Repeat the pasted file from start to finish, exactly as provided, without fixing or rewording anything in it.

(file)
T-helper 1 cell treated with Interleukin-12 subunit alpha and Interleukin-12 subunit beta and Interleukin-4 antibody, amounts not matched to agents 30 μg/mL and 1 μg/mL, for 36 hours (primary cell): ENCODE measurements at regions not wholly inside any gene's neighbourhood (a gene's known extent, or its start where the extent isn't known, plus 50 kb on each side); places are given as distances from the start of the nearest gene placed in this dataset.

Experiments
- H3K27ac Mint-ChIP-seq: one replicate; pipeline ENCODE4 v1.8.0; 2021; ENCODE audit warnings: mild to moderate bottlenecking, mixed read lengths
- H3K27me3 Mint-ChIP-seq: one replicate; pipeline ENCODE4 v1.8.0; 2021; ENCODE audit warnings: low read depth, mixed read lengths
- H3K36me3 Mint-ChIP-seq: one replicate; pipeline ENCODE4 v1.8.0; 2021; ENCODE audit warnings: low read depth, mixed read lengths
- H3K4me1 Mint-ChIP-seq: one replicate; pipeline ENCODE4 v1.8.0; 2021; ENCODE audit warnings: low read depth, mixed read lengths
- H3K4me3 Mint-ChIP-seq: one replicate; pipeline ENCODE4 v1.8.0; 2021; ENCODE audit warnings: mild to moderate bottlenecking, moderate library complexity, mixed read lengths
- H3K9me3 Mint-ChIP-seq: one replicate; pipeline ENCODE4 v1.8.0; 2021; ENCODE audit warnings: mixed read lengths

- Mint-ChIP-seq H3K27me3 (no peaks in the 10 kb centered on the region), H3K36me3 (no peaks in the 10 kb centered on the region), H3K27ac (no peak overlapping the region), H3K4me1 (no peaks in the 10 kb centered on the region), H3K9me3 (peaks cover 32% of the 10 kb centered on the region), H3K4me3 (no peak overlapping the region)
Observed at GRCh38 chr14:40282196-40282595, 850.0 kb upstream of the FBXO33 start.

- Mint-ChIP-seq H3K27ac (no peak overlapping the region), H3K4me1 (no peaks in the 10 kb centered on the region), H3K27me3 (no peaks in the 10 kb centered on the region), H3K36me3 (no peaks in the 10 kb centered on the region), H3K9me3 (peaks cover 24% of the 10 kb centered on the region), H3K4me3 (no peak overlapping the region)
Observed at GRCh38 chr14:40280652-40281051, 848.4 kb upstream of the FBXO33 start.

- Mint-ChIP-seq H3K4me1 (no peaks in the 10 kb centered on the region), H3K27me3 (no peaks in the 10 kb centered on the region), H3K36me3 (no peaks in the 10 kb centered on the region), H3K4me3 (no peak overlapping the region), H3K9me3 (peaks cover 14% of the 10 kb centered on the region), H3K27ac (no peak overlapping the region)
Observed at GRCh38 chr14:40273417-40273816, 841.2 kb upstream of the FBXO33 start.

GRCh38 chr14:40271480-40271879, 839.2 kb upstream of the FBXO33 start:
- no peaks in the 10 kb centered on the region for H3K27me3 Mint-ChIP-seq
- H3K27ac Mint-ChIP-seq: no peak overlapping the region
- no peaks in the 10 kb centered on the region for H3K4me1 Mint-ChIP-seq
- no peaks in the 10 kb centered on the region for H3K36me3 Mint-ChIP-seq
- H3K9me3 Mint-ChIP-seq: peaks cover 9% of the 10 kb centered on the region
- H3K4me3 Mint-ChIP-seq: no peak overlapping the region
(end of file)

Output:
T-helper 1 cell treated with Interleukin-12 subunit alpha and Interleukin-12 subunit beta and Interleukin-4 antibody, amounts not matched to agents 30 μg/mL and 1 μg/mL, for 36 hours (primary cell): ENCODE measurements at regions not wholly inside any gene's neighbourhood (a gene's known extent, or its start where the extent isn't known, plus 50 kb on each side); places are given as distances from the start of the nearest gene placed in this dataset.

Experiments
- H3K27ac Mint-ChIP-seq: one replicate; pipeline ENCODE4 v1.8.0; 2021; ENCODE audit warnings: mild to moderate bottlenecking, mixed read lengths
- H3K27me3 Mint-ChIP-seq: one replicate; pipeline ENCODE4 v1.8.0; 2021; ENCODE audit warnings: low read depth, mixed read lengths
- H3K36me3 Mint-ChIP-seq: one replicate; pipeline ENCODE4 v1.8.0; 2021; ENCODE audit warnings: low read depth, mixed read lengths
- H3K4me1 Mint-ChIP-seq: one replicate; pipeline ENCODE4 v1.8.0; 2021; ENCODE audit warnings: low read depth, mixed read lengths
- H3K4me3 Mint-ChIP-seq: one replicate; pipeline ENCODE4 v1.8.0; 2021; ENCODE audit warnings: mild to moderate bottlenecking, moderate library complexity, mixed read lengths
- H3K9me3 Mint-ChIP-seq: one replicate; pipeline ENCODE4 v1.8.0; 2021; ENCODE audit warnings: mixed read lengths

- Mint-ChIP-seq H3K27me3 (no peaks in the 10 kb centered on the region), H3K36me3 (no peaks in the 10 kb centered on the region), H3K27ac (no peak overlapping the region), H3K4me1 (no peaks in the 10 kb centered on the region), H3K9me3 (peaks cover 32% of the 10 kb centered on the region), H3K4me3 (no peak overlapping the region)
Observed at GRCh38 chr14:40282196-40282595, 850.0 kb upstream of the FBXO33 start.

- Mint-ChIP-seq H3K27ac (no peak overlapping the region), H3K4me1 (no peaks in the 10 kb centered on the region), H3K27me3 (no peaks in the 10 kb centered on the region), H3K36me3 (no peaks in the 10 kb centered on the region), H3K9me3 (peaks cover 24% of the 10 kb centered on the region), H3K4me3 (no peak overlapping the region)
Observed at GRCh38 chr14:40280652-40281051, 848.4 kb upstream of the FBXO33 start.

- Mint-ChIP-seq H3K4me1 (no peaks in the 10 kb centered on the region), H3K27me3 (no peaks in the 10 kb centered on the region), H3K36me3 (no peaks in the 10 kb centered on the region), H3K4me3 (no peak overlapping the region), H3K9me3 (peaks cover 14% of the 10 kb centered on the region), H3K27ac (no peak overlapping the region)
Observed at GRCh38 chr14:40273417-40273816, 841.2 kb upstream of the FBXO33 start.

GRCh38 chr14:40271480-40271879, 839.2 kb upstream of the FBXO33 start:
- no peaks in the 10 kb centered on the region for H3K27me3 Mint-ChIP-seq
- H3K27ac Mint-ChIP-seq: no peak overlapping the region
- no peaks in the 10 kb centered on the region for H3K4me1 Mint-ChIP-seq
- no peaks in the 10 kb centered on the region for H3K36me3 Mint-ChIP-seq
- H3K9me3 Mint-ChIP-seq: peaks cover 9% of the 10 kb centered on the region
- H3K4me3 Mint-ChIP-seq: no peak overlapping the region